That Kal Va’chomer is, “If Hashem blessed Yishmael (the son of a maidservant), then He must certainly bless Yitzchak (the son of the princess).
The B’nei Yissaschar (Rabbi Tzvi Elimelech of Dinov, Poland, 1783-1841; Tishrei, 12:4) explains that we need this Kal Va’chomer for a time when the Jewish people are not deserving to receive blessings. Even so, we apply this Kal Va’chomer to them by saying “If You [Hashem] blessed Yishmael who was undeserving and who was the son of a maidservant, then You [Hashem] must certainly bless Yitzchak and his descendants because, although they are also undeserving, nevertheless, they are the descendants of the princess.
According to this, the first verse (verse 19) was God’s promise to bless Yitzchak and his descendants when they are deserving. However, when God repeated His blessing about Yitzchak in the third verse (verse 21), it meant that He would bless Yitzchak even if he was undeserving. All of this is because in the second verse (verse 20) Hashem blessed Yishmael who was undeserving and who was the son of a mere maidservant. If such a person would be blessed, then Yitzchak, the son of the princess, should surely be blessed, even if he is undeserving.
The B’nei Yissaschar adds that this explains why his name was “Yishmael” (God will listen) in future tense and not “Shamael” (God has already heard) in past tense if the verse says explicitly that this name was because Hashem had already heard, as it says, “You will name him Yishmael for Hashem has heard your prayer” (Parshas Lech Lecha, 16:11). The reason for a future tense name is because every time the Jewish people will require salvation in the future, even if they will be undeserving, Hashem will still listen to their prayers on account of the Kal Va’chomer from the son of a slave woman to the son of the princess.
Moreover, if Hashem listened to the prayers of a sinner such as Yishmael, then He would most certainly listen to the prayers of the Jewish people who are comprised of Jews where each and every one of them is filled with mitzvos like a pomegranate is filled with seeds (Berachos, chap. 9, “Haroeh”, pg. 57a).
Besides, the last two letters of the Name Yishmael spells the Name of God, “Keil,” (spelled aleph lamed). This means that there is something about Yishmael which awakens the Name of God, “Keil.” The Name Keil incorporates all of the thirteen attributes of Hashem’s mercy. Let us explore this point a little bit further.
The Maggid of Mezritch (Rabbi Dov Ber, 1704-1772, Poland) teaches that the Yud Gimmel Middos Shehatorah Nidreshes Bahen (Thirteen rules through which the Torah is expounded upon) corresponds to the Yud Gimmel Middos Shel Rachamim (Thirteen Attributes of Hashem’s Mercy).
In addition, the Arizal (Rabbi Yitzchak Luria, 1534 Jerusalem – 1572 Tzfas; Eitz Chaim, Sha’ar 13, chap. 11) says that the names “Hashem Hashem” which are mentioned at the beginning of the Thirteen Attributes of Mercy are considered to be the roots of the thirteen. Only after those Names of God do the actual Thirteen Attributes begin; Keil Rachum Vichanun, Erech Apayim, Virav Chesed Ve’emes etc. (Almighty, Compassionate, Gracious, Slow to Anger, Abundant in Kindness, and Truth, etc. Parshas Ki Sisa, 34:6-7).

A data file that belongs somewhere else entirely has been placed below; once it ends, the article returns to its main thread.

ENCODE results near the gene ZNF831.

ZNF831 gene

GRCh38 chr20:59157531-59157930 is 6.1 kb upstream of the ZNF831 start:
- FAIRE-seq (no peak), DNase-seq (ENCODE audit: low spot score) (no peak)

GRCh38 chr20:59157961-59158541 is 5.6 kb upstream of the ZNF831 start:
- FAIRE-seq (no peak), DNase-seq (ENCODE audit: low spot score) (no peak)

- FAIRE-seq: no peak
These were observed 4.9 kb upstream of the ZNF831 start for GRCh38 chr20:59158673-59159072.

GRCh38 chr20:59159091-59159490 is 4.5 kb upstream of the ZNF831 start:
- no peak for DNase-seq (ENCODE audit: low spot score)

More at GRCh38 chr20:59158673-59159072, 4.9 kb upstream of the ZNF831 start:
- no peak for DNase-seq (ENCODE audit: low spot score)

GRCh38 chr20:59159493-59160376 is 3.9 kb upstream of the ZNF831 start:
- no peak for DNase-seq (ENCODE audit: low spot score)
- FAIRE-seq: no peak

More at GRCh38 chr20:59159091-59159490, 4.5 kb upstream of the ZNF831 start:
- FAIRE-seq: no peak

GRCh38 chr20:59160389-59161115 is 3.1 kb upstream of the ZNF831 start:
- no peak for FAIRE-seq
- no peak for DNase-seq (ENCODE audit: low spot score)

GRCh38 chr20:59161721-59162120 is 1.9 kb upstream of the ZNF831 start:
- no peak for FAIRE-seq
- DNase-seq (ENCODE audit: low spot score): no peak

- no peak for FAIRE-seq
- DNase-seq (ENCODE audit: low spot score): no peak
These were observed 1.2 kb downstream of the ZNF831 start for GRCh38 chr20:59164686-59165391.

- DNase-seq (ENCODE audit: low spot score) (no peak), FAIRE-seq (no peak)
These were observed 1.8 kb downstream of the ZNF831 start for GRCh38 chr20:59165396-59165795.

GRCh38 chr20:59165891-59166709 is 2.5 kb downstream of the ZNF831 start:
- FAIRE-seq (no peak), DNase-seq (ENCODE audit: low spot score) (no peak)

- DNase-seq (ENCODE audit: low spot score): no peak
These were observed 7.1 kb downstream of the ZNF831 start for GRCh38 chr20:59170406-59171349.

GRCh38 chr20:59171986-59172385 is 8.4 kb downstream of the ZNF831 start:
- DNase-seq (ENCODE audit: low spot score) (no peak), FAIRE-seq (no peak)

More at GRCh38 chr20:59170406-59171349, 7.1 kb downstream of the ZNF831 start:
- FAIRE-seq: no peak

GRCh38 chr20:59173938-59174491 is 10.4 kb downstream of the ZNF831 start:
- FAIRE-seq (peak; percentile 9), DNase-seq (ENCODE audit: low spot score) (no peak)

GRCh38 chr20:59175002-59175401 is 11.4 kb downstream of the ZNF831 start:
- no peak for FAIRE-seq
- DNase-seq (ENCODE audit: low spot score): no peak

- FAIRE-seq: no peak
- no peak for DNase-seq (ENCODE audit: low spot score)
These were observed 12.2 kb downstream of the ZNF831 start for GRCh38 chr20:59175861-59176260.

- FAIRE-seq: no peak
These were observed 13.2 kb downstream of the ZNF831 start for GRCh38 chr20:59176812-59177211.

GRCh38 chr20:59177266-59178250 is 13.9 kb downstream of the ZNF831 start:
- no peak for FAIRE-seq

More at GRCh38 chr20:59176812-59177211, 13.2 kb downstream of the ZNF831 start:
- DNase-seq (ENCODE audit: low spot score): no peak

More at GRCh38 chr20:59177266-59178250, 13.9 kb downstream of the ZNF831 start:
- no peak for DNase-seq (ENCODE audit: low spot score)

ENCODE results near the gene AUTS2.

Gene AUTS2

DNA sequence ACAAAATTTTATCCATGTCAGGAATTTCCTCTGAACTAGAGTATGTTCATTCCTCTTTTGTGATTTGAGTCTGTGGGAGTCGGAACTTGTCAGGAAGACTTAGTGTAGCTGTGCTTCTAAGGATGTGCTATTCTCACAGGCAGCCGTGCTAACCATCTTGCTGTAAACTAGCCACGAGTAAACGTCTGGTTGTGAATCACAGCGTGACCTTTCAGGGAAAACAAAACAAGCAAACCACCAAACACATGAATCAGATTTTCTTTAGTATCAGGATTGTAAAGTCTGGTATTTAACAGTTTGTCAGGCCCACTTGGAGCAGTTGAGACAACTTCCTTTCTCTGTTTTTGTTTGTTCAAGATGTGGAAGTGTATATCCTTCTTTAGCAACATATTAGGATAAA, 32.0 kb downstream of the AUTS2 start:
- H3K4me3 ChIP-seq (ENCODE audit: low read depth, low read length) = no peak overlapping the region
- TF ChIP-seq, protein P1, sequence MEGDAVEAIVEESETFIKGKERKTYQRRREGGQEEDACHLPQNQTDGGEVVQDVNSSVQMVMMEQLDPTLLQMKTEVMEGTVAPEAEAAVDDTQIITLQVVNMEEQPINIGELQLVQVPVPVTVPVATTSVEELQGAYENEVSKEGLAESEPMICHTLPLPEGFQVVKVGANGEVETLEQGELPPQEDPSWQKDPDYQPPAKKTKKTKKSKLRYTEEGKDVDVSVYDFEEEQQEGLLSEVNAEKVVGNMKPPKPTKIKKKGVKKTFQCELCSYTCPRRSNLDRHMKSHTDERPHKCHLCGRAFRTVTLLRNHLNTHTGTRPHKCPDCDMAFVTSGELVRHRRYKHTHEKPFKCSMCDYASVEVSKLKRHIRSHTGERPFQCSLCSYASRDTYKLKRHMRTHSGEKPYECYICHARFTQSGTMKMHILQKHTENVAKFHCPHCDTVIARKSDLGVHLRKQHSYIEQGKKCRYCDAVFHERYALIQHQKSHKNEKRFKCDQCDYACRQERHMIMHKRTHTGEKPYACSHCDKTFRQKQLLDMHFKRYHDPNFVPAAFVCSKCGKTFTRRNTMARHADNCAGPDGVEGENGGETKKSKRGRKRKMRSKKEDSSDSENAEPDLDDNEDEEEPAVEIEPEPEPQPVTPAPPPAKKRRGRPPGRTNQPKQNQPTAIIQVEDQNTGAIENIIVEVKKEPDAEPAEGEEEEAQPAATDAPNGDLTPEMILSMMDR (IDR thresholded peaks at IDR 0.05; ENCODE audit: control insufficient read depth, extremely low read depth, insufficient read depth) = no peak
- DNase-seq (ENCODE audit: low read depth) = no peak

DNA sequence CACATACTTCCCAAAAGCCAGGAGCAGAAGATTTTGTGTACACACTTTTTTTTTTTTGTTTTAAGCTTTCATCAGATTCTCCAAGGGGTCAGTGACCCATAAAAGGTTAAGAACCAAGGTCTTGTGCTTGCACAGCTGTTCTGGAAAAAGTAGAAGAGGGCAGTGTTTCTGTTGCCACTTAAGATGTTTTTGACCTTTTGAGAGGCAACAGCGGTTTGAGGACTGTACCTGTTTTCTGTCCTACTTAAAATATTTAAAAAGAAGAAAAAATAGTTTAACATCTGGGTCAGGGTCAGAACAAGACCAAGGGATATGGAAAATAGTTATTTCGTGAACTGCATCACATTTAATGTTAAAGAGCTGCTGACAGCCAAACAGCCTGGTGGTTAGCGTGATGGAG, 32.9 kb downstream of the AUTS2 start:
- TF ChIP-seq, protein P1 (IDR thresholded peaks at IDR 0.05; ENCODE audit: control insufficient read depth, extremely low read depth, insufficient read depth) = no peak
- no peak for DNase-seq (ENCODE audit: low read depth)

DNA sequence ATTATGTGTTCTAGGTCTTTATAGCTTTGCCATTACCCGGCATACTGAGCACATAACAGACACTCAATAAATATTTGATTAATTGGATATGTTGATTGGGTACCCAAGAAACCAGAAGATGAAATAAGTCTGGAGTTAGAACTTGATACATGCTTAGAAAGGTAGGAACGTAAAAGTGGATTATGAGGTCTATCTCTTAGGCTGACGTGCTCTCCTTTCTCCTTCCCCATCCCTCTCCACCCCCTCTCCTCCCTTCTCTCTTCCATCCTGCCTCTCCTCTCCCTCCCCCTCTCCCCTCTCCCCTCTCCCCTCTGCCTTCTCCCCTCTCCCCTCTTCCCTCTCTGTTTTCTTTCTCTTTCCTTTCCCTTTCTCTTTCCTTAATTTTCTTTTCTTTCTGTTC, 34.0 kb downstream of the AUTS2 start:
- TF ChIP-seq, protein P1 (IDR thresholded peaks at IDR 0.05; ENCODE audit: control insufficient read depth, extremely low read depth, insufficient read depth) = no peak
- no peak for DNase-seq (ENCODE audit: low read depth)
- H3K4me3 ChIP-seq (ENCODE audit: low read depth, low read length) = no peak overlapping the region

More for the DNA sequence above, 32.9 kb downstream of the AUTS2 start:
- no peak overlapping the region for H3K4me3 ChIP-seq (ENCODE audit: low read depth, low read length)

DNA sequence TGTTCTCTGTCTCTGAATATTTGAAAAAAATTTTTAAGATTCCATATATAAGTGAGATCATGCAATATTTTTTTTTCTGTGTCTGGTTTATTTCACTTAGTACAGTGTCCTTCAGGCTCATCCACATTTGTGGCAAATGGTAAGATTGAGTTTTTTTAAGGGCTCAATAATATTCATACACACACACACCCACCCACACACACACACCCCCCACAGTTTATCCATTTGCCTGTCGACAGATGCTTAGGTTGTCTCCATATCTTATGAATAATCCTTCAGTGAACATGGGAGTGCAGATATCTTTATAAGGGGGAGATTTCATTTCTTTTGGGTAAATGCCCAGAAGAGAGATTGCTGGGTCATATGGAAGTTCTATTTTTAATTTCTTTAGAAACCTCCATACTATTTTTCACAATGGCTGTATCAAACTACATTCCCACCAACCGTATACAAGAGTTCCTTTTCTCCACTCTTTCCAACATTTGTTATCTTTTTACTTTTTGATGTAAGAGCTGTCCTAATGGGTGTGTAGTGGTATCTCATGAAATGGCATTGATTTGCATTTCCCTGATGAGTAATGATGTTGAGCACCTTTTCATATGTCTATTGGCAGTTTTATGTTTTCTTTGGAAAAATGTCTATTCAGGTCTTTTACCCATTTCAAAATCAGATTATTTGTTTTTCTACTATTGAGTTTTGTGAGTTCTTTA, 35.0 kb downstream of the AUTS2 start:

According to this, it turns out that the first attribute of mercy is the Name “Keil,” which corresponds to the first way of elucidating upon the Torah which is “Kal Va’chomer.”
By the way, I find it interesting how “Keil” is phonetically related to “Kal Va’chomer.” We pronounce Hashem’s Name as Keil (as if there is a letter Kuf in the word instead of a letter aleph) so as not to say His Name unnecessarily. But by doing so, we have a word “Keil” which is spelled with the very same letters as the word “Kal” in “Kal Vachomer.”
The Ropshitzer Rebbe (Rabbi Naftali Tzvi, 1760-1827, Poland; Parshas Lech Lecha, divrei hamaschil “Vayateik”) adds that the first Name of God in the Thirteen Attributes of Mercy, “Keil,” incorporates all of the thirteen attributes of mercy (see Tehillim, 52:3).
Therefore, when we use Kal Va’chomer to awaken the Name Keil, we are actually awakening all of the Thirteen Attributes of Mercy.
The Shvilei Pinchas says that this approach will help us answer the question about how there were great tzaddikim who came to have the name Yishmael, given that the first Yishmael was a rasha for most of his life. The answer is as follows.
In Yalkut Shimoni (Yeshaya, Remez 449) it tells us that a name contains the essence of a person’s nature and personality. Moreover, the Gemara in Berachos (chap. 1, M’eimasai” pg. 7b, Rebbi Elazar, based upon Tehillim, 46:9) tells us that a person’s name can even cause things to happen.
Therefore, the Jewish parents of all those Jewish babies out there who named their children Yishmael, saw with Divine inspiration that the souls of their children were connected to the name Yishmael. They knew that the souls were not connected to the wickedness of Yishmael, but rather they saw that their souls were connected to the Kal Va’chomer which stems from Yishmael.
In other words, those parents saw that their son’s souls were connected to the idea of “Yishma – Keil” (God would listen) to the prayers of the Jewish people, by means of a Kal Va’chomer from Yishmael ben Avraham. They saw that their sons’ souls were connected to the Name “Keil” of the Thirteen Attributes of God’s Mercy. They saw that their sons had the power of awakening the Thirteen Attributes of God’s Mercy on behalf of the Jewish people.
By giving their sons the name Yishmael, they were trying to concretize within them the power of awakening the Thirteen Attributes of Mercy on behalf of the Jewish people.